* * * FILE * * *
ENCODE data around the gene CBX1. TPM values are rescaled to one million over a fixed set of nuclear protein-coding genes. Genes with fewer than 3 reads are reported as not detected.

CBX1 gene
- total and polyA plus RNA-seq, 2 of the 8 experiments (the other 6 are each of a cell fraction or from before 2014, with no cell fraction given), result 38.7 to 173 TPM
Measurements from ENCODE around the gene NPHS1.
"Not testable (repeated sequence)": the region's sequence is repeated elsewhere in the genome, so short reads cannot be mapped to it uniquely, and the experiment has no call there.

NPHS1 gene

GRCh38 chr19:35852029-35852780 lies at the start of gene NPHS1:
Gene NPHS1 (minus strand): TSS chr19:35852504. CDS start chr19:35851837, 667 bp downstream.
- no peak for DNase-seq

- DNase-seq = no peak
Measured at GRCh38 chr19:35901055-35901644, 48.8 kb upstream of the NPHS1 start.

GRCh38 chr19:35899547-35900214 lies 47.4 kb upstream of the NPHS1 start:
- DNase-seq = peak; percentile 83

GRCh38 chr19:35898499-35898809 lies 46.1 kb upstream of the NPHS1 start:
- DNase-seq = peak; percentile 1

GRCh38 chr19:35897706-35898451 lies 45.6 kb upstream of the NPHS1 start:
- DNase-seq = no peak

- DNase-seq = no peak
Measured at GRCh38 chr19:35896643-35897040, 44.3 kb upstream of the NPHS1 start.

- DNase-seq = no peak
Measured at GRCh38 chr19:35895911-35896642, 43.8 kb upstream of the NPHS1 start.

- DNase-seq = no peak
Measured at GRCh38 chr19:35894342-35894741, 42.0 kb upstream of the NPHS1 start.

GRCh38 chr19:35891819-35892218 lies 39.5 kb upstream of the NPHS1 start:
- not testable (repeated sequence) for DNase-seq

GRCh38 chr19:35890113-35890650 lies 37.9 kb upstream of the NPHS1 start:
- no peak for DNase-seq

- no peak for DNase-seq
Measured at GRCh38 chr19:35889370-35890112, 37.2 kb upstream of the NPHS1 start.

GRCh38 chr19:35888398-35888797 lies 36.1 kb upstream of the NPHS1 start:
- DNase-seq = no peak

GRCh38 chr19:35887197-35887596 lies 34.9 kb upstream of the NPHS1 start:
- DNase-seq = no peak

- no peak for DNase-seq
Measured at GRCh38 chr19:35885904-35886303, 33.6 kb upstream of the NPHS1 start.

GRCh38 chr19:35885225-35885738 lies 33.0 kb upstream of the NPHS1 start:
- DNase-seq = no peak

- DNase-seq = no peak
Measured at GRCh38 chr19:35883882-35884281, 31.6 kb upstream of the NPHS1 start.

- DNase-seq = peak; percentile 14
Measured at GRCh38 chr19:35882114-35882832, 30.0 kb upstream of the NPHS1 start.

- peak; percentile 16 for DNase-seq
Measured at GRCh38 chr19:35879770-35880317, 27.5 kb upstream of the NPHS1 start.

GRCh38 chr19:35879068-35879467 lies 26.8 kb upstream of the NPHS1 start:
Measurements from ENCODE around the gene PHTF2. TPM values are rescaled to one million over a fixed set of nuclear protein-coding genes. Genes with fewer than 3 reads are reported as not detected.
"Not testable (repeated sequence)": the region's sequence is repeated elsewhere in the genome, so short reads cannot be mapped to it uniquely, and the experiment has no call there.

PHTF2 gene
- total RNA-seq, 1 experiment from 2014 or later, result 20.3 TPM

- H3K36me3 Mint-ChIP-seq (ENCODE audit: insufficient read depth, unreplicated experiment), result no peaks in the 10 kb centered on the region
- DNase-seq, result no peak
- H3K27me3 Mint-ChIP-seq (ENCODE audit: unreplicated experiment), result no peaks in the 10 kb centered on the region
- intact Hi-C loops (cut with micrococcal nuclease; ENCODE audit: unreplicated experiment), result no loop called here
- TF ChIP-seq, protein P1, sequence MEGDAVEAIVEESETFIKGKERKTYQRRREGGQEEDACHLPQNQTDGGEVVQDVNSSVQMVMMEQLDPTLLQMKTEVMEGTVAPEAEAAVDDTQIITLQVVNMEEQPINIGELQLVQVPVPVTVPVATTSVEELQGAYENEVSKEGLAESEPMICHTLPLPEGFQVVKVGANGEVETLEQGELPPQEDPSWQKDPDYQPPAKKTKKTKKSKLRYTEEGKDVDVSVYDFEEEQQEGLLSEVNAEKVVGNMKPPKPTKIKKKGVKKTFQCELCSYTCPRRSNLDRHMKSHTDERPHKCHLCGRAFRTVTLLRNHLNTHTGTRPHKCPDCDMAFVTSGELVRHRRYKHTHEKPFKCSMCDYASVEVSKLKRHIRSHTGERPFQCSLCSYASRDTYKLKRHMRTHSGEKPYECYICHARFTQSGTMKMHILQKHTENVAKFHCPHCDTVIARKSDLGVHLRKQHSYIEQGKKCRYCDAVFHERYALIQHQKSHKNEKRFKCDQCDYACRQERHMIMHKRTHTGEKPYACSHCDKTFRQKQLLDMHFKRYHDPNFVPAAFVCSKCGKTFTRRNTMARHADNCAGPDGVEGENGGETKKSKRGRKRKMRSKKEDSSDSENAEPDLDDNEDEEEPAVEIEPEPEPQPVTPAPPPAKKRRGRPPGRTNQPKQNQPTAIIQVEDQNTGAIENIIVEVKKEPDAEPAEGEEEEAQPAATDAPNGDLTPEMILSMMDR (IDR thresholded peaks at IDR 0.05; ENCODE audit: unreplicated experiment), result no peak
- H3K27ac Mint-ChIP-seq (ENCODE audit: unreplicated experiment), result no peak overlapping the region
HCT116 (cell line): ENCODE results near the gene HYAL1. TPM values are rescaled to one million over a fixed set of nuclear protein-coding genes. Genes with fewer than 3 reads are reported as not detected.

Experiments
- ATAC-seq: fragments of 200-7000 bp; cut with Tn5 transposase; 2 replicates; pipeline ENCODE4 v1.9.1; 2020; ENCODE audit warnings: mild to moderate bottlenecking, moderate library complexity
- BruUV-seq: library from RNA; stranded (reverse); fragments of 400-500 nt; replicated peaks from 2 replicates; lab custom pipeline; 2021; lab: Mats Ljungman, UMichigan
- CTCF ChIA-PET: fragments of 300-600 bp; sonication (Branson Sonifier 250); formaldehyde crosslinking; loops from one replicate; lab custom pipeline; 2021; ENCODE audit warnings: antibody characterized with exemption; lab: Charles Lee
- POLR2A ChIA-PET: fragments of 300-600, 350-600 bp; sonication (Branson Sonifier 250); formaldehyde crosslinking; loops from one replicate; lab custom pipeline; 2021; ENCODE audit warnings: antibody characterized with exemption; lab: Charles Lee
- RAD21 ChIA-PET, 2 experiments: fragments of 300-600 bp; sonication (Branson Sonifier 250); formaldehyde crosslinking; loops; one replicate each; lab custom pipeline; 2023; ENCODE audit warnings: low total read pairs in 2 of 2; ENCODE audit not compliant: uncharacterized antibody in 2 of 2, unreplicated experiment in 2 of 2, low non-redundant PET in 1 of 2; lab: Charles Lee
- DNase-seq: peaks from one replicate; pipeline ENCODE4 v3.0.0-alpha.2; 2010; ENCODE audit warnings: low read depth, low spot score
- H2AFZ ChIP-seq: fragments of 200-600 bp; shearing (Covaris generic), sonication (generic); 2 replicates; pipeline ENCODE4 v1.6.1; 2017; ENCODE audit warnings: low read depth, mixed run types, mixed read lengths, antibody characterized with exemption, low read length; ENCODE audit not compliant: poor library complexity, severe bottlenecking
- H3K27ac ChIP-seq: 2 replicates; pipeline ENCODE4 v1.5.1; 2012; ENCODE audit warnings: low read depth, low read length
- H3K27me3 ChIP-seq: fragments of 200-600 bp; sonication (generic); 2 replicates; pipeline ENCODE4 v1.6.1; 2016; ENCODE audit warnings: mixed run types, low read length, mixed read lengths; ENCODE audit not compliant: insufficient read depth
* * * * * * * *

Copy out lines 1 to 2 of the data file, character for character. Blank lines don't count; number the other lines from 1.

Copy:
ENCODE data around the gene CBX1. TPM values are rescaled to one million over a fixed set of nuclear protein-coding genes. Genes with fewer than 3 reads are reported as not detected.

CBX1 gene